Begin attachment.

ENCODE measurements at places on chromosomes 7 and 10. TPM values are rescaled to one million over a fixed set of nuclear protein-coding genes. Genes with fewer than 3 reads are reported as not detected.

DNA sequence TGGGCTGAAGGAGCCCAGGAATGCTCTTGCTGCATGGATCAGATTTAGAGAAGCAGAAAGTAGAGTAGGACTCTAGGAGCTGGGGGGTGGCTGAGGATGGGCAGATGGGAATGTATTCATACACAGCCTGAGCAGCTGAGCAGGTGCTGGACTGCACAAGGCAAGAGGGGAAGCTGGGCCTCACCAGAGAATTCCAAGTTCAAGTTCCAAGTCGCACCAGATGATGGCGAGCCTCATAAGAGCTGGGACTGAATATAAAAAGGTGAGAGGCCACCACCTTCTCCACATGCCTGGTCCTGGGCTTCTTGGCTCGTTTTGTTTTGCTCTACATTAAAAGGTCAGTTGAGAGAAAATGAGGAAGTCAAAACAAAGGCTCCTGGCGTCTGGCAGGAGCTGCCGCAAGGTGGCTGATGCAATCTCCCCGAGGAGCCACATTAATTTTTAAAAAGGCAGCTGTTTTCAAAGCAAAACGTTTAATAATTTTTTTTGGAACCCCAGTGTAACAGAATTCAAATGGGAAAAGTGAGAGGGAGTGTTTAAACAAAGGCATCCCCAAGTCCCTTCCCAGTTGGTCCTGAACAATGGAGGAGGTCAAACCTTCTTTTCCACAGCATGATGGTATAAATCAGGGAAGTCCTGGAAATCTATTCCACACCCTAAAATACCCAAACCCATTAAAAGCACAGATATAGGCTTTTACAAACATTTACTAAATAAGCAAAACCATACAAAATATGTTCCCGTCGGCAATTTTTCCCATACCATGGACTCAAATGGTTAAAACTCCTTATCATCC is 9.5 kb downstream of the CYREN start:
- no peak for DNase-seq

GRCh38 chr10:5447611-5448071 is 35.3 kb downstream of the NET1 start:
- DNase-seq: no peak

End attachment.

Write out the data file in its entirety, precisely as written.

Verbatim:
ENCODE measurements at places on chromosomes 7 and 10. TPM values are rescaled to one million over a fixed set of nuclear protein-coding genes. Genes with fewer than 3 reads are reported as not detected.

DNA sequence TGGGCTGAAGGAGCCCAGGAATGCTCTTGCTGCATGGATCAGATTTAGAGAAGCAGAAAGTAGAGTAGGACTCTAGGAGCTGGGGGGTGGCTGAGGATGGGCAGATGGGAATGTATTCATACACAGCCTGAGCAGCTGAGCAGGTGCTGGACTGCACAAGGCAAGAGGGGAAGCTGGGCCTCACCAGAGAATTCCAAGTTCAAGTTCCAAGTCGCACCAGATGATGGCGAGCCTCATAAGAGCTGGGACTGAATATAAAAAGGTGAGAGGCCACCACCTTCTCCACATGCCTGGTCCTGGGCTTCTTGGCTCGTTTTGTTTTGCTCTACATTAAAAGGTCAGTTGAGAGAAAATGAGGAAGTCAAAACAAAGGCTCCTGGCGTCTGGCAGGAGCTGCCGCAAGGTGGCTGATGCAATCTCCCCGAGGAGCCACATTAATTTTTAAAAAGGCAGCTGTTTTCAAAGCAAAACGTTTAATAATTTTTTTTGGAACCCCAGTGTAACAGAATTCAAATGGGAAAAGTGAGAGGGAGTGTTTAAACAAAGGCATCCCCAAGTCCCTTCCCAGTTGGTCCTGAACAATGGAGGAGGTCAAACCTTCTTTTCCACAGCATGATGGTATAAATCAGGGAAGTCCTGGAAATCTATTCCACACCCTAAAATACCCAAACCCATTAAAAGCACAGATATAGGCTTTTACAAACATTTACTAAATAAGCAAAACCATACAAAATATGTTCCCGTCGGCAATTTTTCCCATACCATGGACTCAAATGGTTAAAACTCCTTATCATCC is 9.5 kb downstream of the CYREN start:
- no peak for DNase-seq

GRCh38 chr10:5447611-5448071 is 35.3 kb downstream of the NET1 start:
- DNase-seq: no peak